Meet Loveland’s First Poet Laureate: Veronica Patterson

On April 2, City Council made a proclamation to name Veronica Patterson as Loveland’s first-ever poet laureate. The purpose of a poet laureate is to seek greater appreciation of poetry in the community and to compose poetry for special occasions and recognitions. The distinction will also be named after her for recipients in the future: the Veronica Patterson Poet Laureate Award. The Loveland Museum is hosting her first reading as poet laureate on Thursday evening. We sat down with Patterson to learn more:

When did you first start writing poetry?
In many ways, I’ve written poetry my whole life, but I began writing it more seriously in the mid 1970s when my husband and I lived in the Chicago area. That deeper impetus came out of loss. But the ability to express grief in words helps lead one back to love and joy—and a more vivid and intense sense of the world.

What inspires most of your poetry?
Poetry is rooted in attention and wonder, inspiration comes from anywhere and everywhere: the natural world (seeing a migrating pelican in the air or on a lake), the human world we’re part of, in all its hardships and delights, the play of light and shadow around us, music, visual art, dance, poetry.

Who are your favorite poets?
Because my favorite poets have formed a cloud of witnesses over the centuries of poetry I’ve read and studied, my favorite poet is the one whose poem I’m inside and alive to at any given moment. A few favorites include the Williams (Blake, Shakespeare, Yeats, Stafford), Emily Dickinson, Lisel Mueller, Jane Hirshfield, and Mary Oliver, as well as poets who are currently speaking to our culture in new and striking ways–Ross Gay and Ada Limón among them.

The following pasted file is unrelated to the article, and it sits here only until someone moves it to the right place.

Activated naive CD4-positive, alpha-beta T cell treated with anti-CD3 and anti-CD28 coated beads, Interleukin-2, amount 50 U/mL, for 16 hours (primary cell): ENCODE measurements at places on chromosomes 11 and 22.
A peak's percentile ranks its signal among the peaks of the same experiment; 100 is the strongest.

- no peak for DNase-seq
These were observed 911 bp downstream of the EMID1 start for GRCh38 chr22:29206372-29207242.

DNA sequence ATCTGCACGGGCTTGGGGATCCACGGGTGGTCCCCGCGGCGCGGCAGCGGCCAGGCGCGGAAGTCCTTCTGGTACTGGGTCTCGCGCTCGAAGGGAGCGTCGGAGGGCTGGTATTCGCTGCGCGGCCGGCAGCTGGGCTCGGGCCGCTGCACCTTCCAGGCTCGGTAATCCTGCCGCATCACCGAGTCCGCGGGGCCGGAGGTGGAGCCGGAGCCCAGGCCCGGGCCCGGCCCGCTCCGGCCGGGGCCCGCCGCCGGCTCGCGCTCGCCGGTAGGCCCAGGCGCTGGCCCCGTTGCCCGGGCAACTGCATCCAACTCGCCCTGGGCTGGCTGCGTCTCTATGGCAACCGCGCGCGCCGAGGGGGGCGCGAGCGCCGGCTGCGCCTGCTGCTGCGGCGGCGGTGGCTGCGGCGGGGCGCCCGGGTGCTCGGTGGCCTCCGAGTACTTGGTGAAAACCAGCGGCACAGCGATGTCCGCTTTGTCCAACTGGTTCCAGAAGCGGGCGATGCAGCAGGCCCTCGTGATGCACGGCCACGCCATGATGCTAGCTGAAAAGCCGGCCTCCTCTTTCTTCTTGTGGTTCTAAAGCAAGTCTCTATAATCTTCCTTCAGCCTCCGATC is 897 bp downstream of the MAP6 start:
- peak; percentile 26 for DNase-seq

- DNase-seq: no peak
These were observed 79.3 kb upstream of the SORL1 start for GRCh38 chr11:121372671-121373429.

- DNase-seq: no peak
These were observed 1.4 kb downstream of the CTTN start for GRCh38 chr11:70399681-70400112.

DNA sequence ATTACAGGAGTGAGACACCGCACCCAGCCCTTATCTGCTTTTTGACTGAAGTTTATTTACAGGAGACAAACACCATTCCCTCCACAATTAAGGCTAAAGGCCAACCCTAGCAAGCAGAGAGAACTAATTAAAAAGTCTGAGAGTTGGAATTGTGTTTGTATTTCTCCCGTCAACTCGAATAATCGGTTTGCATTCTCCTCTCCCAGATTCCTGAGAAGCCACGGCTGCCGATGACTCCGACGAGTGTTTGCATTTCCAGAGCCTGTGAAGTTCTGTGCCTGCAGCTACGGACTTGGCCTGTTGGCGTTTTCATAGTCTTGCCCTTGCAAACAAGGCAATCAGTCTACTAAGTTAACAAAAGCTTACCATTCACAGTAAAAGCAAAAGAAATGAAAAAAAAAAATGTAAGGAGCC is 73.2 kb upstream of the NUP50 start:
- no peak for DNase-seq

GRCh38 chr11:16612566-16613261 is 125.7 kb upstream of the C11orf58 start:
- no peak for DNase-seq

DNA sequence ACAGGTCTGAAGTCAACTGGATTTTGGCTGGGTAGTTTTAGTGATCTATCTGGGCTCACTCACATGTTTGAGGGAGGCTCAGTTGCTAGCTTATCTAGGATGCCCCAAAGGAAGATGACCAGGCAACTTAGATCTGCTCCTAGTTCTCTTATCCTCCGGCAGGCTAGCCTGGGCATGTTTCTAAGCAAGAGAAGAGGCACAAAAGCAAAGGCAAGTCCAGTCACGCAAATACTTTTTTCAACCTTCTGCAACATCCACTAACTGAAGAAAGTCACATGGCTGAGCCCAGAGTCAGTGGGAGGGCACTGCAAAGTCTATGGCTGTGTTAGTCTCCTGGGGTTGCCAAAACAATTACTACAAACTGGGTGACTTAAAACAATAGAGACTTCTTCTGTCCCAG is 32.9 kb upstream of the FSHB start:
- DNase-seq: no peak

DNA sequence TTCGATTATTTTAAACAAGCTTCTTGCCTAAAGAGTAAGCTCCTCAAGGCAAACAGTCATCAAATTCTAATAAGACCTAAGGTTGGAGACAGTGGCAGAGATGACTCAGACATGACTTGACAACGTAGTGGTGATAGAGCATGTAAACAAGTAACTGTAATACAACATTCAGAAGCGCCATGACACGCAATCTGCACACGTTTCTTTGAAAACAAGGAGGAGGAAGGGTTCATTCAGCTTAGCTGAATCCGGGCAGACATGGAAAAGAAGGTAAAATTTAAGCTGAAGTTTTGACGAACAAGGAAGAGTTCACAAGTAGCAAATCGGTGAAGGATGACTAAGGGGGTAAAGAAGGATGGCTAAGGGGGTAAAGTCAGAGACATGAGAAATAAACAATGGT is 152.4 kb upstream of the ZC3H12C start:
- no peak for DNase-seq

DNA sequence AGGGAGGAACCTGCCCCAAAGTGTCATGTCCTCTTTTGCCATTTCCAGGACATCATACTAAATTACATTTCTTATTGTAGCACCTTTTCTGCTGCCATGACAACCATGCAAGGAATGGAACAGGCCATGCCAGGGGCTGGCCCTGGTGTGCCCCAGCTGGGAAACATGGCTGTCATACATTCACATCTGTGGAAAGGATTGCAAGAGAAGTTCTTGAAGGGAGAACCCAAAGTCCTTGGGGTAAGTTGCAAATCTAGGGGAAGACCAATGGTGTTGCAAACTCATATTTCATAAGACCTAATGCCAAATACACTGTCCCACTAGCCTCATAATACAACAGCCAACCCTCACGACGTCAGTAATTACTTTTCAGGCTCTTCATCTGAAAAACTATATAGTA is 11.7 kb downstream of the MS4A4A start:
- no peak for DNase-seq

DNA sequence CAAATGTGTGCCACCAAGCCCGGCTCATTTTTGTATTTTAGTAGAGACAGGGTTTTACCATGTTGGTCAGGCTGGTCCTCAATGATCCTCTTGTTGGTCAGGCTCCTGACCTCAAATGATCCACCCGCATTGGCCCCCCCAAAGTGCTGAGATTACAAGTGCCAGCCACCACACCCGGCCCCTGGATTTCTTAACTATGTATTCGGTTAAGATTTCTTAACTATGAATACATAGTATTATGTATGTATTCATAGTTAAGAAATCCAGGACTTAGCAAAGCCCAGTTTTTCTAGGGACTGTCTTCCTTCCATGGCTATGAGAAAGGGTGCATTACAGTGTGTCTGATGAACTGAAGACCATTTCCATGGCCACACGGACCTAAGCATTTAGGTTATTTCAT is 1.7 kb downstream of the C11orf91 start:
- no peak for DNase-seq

What does it mean to you to be Loveland’s first Poet Laureate?
My husband, Evan, was born in Loveland. I grew up in Ithaca, New York, a terrain of deep gorges, long lakes, and steep hills. But coming to Loveland and finding pleasure in the mountains, on the trails, among aspen in autumn, as well as through teaching, close friends, and writing have made this beautiful place home, which makes it an honor and a pleasure to be Loveland’s First Poet Laureate.

How can the community become more involved in reading/writing poetry?
Poetry—and finding our voices through writing—saves lives. Our first Native American U.S. Poet Laureate, Joy Harjo, said in an interview, “I had to find my voice, I think, in order to live.” Poetry, like all the arts, brings us alive to the earth and the cosmos, to others, both here and elsewhere, to what it means to be human, to the challenges we face and what we value. It increases the wonder that informs us. So we are creating readings to bring more poetic voices to Loveland, going into schools with poetry, developing a Poet Laureate Bookshelf at the Loveland Public Library, offering more opportunities for open-mike and spoken-word opportunities, offering writing workshops anyone can attend. When you see a poetry event at the Loveland Museum or the Loveland Public Library, come and enjoy it!

Anything you would like to add about Thursday’s event?
The typewriters we’ll have there are great fun, we’re preparing to launch a high-school poetry competition for the Thompson School District, and the poems you’ll hear may include swans, dogs, love, elk, brothers, trees, stars… and more

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